Acute middle ear infection (acute otitis media) is a very common disease in children and may cause pain and hearing loss. Delayed or ineffective treatment may lead to serious complications such as ear drum perforation, sensorineural hearing loss or the disease becoming chronic. Amoxicillin, with or without clavulanate, is the most commonly used antibiotic for treating acute otitis media. Currently, a reduction in the dosing interval to one or two daily doses is being used, in preference to the conventional three or four daily doses, to aid compliance.
We identified five randomised clinical studies with 1601 children comparing two dosing schedules. Participants were aged 12 years or younger with AOM. The primary outcome was clinical cure rate in terms of resolution of otalgia and fever at the end of antibiotic therapy (days seven to 15). The secondary outcomes were clinical cure rate in terms of middle ear effusion during therapy, clinical cure rate post-treatment (one to three months) in terms of resolution of middle ear infection, AOM complications and adverse events to medication. The results showed that treating acute middle ear infection with either once/twice daily or three times daily amoxicillin, with or without clavulanate, has the same results using our outcome measures, including adverse events such as diarrhoea and skin reactions.
The evidence is current to March 2013.
This review showed that the results of using once or twice daily doses of amoxicillin, with or without clavulanate, were comparable with three doses for the treatment of AOM.
Acute otitis media (AOM) is a common problem in children, for which amoxicillin, with or without clavulanate, is frequently prescribed as a treatment of choice. The conventional recommendation is either three or four daily doses. However, nowadays it is frequently prescribed as once or twice daily doses. If once or twice daily amoxicillin, with or without clavulanate, is as effective for acute otitis media as three or four times a day, it may be more convenient to give the medication once or twice a day to children and hence improve compliance.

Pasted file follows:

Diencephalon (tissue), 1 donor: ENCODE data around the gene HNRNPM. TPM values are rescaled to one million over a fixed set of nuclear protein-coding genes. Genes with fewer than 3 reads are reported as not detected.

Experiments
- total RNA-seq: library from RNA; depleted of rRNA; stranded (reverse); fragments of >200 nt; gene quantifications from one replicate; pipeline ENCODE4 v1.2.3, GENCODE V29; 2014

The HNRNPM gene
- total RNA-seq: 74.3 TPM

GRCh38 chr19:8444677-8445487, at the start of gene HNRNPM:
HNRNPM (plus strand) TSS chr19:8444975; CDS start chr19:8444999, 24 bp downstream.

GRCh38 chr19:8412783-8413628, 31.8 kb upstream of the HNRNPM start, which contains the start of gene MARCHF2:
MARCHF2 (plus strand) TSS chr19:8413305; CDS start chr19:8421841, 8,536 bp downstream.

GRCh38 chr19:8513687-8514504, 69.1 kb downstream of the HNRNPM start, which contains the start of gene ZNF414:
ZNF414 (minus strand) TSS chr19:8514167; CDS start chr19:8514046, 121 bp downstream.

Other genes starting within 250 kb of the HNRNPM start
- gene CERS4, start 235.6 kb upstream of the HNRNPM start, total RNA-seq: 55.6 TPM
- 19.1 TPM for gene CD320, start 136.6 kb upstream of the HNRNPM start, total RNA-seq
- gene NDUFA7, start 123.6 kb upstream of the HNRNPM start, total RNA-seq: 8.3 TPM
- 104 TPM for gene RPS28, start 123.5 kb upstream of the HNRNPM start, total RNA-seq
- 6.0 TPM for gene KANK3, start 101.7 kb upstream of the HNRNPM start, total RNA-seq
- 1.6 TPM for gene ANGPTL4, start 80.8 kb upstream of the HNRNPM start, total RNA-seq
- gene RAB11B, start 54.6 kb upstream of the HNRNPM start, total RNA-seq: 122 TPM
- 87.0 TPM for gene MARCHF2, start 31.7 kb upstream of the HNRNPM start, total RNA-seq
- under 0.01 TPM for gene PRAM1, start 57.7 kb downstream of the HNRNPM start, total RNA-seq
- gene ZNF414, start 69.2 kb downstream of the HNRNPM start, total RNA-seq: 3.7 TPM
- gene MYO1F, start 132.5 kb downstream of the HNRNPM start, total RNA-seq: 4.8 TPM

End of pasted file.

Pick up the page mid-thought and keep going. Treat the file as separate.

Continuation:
To compare the effectiveness of one or two daily doses with three or four daily doses of amoxicillin, with or without clavulanate, for the treatment of AOM in children; and to compare complication rates and adverse reactions.
We searched CENTRAL 2013, Issue 2, MEDLINE (January 1950 to March week 1, 2013), EMBASE (1974 to March 2013) and the Science Citation Index (2001 to March 2013).
We included randomised controlled trials (RCTs) of children aged 12 years or younger with AOM, diagnosed by acute ear pain (otalgia) and inflamed ear drum (confirmed by positive tympanocentesis or tympanogram of type B or C).
Two review authors independently extracted data on treatment outcomes from individual trials and assessed trial quality based on selection bias, performance bias and detection bias, attrition bias, reporting bias and other biases. We defined the quality grading as low risk of bias, high risk of bias or unclear risk of bias. We summarised the results as risk ratio (RR) with 95% confidence intervals (CI).
We included five studies with 1601 children in the review. Pooled analysis demonstrated that the following outcomes were comparable between the two groups: clinical cure at the end of therapy (RR 1.03, 95% CI 0.99 to 1.07); during therapy (RR 1.06, 95% CI 0.85 to 1.33) and at follow-up (RR 1.02, 95% CI 0.95 to 1.09); recurrent AOM (RR 1.21, 95% CI 0.52 to 2.81); compliance rate (RR 1.04, 95% CI 0.98 to 1.10) and overall adverse events (RR 0.92, 95% CI 0.52 to 1.63). When we performed subgroup analysis separately for trials with amoxicillin only and amoxicillin/clavulanate only, it showed that all important outcomes were comparable between once or twice daily groups and the three times daily group. The risk of bias amongst the five included studies was as follows: for random sequence generation we graded two studies as low and three unclear risk of bias; for allocation concealment all studies were at unclear risk of bias; for blinding (performance and detection bias) we graded four as high and one as unclear risk of bias; for incomplete outcome data (attrition bias) we graded two low, two high and one as unclear risk of bias; for reporting bias four were at low and one at high risk; and for ‘other’ bias four were at low and one at unclear risk of bias.